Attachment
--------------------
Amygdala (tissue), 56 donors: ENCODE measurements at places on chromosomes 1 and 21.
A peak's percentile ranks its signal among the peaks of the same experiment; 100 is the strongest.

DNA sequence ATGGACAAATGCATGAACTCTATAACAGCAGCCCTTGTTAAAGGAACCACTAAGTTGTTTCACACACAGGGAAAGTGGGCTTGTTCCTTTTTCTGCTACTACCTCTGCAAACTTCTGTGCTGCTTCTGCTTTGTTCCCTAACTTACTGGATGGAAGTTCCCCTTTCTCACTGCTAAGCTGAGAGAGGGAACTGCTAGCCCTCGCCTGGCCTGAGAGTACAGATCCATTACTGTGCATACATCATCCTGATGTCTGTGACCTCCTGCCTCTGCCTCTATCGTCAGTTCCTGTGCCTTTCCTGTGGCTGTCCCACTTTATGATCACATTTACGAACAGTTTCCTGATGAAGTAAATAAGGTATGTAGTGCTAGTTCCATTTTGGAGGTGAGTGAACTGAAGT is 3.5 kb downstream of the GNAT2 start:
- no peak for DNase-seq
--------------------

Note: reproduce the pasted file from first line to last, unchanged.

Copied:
Amygdala (tissue), 56 donors: ENCODE measurements at places on chromosomes 1 and 21.
A peak's percentile ranks its signal among the peaks of the same experiment; 100 is the strongest.

DNA sequence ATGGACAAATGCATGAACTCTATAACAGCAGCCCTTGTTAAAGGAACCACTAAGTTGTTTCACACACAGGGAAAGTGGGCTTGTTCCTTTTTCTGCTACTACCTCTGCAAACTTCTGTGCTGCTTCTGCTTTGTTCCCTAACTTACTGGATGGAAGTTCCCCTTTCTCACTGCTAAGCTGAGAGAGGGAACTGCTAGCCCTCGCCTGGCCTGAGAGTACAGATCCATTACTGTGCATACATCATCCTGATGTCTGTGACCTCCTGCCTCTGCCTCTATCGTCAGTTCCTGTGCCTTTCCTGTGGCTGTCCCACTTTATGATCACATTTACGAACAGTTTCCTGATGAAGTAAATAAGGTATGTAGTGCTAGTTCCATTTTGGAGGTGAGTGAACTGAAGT is 3.5 kb downstream of the GNAT2 start:
- no peak for DNase-seq